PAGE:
Today is Sunday, June 25, 2017

It's cool to be kind

  Email   Print

If you needed a hug or simply a smile or sweetly written note, Lakeview Elementary was the place to be this week. If you drove past the school, a huge display of the word "Kindness" adorned the fence.

Lakeview and countless other schools across the county and country united to celebrate the Great Kindness Challenge (GKC). Second-graders read to kindergartners; heart notes were made and displayed; artwork was created and given to classmates and a myriad of other random acts of kindness filled the school in all grades. Each morning a student announced a "Kindness Quote" over the loud speaker.

Second grade teacher Brittany Koehn organized the effort. She said she heard about the GKC and learned it was started in 2011 by the non-profit organization Kids for Peace in California as a way to create a more positive school environment. This week over 8,000 schools participated.

"Recently I had heard a few parents at our school talk about how their children had gotten their feelings hurt by students at school, or felt like some kids were just being 'mean,'" Koehn said. "I've always thought, overall, we have been fortunate to have a great, caring group of kids at Lakeview. But then it hit me, if we have even one child in our school that is teased, bullied or made to feel that they aren't as important as everyone else, then that is one child too many."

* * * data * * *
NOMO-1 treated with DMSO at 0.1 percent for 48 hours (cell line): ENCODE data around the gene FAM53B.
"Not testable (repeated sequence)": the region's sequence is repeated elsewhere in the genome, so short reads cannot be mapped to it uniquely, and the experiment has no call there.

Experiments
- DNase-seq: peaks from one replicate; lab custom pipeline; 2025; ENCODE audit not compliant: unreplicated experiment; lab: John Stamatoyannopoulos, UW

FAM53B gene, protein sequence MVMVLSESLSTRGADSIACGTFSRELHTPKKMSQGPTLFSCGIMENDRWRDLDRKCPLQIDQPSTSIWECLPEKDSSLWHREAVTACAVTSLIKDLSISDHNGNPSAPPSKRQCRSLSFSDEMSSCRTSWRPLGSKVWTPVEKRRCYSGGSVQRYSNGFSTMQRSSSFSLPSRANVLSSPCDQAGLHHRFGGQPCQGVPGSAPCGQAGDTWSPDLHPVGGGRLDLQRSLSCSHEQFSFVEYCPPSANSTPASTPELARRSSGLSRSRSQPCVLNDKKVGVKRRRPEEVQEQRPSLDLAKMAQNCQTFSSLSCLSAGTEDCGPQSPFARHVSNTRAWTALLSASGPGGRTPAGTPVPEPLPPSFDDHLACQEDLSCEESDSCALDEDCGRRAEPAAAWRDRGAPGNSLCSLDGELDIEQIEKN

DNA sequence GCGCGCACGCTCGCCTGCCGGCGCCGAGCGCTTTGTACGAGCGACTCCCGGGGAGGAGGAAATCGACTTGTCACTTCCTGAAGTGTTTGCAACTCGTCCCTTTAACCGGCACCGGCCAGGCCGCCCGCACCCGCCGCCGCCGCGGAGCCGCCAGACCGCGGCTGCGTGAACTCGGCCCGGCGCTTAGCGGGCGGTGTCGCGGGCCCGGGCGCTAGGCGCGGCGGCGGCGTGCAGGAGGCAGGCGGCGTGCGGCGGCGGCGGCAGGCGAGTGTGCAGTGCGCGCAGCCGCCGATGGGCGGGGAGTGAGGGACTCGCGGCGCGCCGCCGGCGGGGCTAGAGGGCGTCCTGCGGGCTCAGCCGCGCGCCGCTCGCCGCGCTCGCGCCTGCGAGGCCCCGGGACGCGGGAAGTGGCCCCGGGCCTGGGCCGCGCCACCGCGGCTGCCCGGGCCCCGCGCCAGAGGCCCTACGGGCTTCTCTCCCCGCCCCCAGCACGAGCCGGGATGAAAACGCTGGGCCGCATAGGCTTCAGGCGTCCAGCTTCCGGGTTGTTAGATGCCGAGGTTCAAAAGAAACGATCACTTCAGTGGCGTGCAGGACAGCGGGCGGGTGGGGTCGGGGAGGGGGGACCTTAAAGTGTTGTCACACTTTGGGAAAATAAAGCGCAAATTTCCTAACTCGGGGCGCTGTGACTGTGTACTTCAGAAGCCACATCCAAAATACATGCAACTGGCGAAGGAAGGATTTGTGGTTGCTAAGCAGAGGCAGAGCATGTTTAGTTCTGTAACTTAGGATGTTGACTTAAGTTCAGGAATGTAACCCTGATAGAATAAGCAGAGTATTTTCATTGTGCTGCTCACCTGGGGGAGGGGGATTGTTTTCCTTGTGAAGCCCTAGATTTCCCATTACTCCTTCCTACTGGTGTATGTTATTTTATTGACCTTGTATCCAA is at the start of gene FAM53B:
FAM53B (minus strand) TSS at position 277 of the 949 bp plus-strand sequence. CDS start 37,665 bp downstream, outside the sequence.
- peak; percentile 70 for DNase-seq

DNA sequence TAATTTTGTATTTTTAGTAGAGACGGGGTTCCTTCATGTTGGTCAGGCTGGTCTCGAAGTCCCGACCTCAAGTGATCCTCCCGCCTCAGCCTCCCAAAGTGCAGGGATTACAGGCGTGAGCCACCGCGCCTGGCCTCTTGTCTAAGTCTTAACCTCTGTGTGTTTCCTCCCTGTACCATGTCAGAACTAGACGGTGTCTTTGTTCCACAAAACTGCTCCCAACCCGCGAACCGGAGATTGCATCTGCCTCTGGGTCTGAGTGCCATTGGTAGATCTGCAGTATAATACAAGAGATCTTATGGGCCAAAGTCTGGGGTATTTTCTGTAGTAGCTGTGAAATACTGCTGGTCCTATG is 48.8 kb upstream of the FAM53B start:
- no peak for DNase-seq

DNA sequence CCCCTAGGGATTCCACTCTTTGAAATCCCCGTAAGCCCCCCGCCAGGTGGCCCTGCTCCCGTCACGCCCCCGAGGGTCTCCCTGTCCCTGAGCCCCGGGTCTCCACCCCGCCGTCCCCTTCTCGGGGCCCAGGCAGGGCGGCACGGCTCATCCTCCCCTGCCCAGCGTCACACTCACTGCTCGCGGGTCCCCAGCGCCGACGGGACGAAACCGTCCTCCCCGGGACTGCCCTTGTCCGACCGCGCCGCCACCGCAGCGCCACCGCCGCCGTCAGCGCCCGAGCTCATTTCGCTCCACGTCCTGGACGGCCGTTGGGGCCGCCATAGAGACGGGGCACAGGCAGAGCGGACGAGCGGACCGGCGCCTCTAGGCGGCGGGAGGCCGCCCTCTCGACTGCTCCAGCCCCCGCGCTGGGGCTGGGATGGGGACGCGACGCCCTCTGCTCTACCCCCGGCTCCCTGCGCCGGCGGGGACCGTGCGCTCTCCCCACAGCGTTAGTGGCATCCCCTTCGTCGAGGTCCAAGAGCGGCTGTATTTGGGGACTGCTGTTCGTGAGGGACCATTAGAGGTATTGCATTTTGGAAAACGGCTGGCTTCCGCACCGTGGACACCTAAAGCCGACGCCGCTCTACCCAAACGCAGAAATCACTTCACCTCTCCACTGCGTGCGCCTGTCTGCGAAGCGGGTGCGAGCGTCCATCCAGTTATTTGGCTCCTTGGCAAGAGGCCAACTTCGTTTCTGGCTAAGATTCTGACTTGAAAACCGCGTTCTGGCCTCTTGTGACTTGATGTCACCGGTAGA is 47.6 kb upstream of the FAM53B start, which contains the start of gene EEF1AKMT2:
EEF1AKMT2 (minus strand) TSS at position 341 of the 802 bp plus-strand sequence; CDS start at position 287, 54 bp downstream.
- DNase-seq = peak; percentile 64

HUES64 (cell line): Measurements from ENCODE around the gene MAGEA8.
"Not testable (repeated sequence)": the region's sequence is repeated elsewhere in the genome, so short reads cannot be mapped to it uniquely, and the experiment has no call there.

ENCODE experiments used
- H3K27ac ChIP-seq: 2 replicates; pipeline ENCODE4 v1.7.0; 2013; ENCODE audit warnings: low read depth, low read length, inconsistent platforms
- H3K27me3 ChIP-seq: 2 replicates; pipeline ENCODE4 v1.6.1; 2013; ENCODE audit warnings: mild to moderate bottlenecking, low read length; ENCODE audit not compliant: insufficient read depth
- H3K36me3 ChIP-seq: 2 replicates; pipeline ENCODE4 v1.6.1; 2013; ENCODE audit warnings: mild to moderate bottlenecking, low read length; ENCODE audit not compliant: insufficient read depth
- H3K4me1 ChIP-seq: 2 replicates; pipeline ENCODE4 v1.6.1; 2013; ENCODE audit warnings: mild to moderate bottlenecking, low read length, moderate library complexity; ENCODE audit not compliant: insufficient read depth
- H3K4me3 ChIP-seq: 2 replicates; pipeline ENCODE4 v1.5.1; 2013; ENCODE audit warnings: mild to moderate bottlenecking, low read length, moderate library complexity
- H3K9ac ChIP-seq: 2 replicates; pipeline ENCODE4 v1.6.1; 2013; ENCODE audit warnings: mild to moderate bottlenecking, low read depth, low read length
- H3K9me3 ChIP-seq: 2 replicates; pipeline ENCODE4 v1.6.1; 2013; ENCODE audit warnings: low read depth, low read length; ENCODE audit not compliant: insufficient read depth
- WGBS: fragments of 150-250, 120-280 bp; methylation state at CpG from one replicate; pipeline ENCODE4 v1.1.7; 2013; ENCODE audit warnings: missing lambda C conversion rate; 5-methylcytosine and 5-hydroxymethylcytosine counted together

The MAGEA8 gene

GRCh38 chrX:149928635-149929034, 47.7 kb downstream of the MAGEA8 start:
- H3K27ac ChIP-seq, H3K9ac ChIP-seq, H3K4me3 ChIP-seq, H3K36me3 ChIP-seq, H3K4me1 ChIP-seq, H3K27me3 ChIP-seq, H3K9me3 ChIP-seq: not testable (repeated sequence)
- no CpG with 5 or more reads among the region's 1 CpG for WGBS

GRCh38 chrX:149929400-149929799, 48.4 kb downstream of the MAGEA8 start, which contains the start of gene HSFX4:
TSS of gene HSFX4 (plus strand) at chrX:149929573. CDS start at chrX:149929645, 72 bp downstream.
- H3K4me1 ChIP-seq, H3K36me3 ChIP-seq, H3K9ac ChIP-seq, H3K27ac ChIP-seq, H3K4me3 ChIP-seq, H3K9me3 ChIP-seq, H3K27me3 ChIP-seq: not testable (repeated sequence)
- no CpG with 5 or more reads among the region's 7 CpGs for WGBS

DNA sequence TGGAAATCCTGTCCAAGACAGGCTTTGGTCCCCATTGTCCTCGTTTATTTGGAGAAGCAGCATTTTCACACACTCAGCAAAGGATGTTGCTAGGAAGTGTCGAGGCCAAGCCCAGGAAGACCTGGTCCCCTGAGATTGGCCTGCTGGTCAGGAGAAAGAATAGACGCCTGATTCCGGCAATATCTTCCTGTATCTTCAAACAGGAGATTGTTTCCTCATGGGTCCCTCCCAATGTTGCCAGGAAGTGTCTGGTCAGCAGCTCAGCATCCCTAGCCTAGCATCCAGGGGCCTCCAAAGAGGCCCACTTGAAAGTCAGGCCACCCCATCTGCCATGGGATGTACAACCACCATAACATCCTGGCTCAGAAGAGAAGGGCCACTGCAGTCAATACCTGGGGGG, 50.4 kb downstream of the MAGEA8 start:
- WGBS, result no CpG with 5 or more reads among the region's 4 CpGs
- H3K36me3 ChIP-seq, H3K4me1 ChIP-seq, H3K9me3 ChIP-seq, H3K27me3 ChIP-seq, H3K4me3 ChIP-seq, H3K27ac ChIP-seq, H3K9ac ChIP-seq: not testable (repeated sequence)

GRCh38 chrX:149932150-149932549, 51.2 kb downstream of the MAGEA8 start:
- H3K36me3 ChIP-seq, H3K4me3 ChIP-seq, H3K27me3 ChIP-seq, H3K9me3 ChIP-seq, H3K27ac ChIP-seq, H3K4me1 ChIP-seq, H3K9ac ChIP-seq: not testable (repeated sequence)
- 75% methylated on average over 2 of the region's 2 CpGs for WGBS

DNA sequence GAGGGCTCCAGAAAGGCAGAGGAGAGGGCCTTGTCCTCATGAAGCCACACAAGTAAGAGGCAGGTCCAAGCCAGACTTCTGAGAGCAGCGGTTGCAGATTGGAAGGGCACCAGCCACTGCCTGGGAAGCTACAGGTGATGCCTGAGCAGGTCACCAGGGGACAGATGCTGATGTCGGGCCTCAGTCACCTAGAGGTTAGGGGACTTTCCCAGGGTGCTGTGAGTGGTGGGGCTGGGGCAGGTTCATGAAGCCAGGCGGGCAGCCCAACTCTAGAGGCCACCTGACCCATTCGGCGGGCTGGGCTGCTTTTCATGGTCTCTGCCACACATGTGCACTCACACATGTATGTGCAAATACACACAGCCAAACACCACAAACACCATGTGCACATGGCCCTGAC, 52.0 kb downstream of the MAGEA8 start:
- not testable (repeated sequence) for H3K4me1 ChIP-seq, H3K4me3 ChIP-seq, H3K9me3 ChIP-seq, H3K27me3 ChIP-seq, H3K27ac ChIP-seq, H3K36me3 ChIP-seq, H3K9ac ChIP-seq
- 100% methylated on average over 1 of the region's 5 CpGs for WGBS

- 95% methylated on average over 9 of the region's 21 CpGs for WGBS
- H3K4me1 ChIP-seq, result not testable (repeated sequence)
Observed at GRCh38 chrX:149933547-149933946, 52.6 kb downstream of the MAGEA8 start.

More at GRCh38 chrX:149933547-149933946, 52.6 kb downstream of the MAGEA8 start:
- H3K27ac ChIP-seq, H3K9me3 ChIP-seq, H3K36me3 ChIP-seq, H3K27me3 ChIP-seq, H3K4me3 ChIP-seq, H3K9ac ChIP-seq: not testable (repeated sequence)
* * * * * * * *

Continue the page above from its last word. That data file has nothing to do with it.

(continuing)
She said Principal Tracey Burge was all for a week dedicated to the challenge. Koehn explained the students were given a checklist and challenged to perform as many acts as possible, and even to make up their own.

The purpose is for these acts of kindness to begin at school, but then overflow to home, and even out into the community.

The acts were simple and easy for the students to do and didn't cost a penny, just some time and effort.

"I think that is so important, especially in this day and age when we see and hear so much negativity to instill in the children a desire to want to do good for others," Koehn noted. "They need to know that kindness really does matter, and that even the smallest acts can make the biggest difference in someone's life."

One kindergartener, when she got home, enthused to her mommy she found a "new friend." That new friend read her a book about the importance of being nice and not saying cruel things to people. Additionally, each day was planned with a special way to dress, such as wearing a tie or scarf to express "We are Tied Together with Kindness," and wear hippie clothes or tie-dye shirts to exude "Peace, Love and Kindness.

Today, the students got to wear their PJ's to show they were "Dreaming of Kindness."

Burge said word spread quickly around the community, and a complete stranger brought special treats in for the faculty and staff. She said the woman just "wanted to be kind in return."

"As I was leaving school Wednesday, I saw people taking photos outside of our fence that has the message 'kindness' spelled out with Solo cups," said Burge.

"The message seems so simple, but in a world of challenge and negativity it takes strength to preserve such a necessary component of our well-being. If we love and treat one another with kindness, the rest will fall into place. We have a strong and loving school and we will do everything in our power to protect it."

Related Articles
Read more from:
kindness, mt. juliet, schools
  Email   Print
Powered by Bondware
News Publishing Software

The browser you are using is outdated!

You may not be getting all you can out of your browsing experience
and may be open to security risks!

Consider upgrading to the latest version of your browser or choose on below: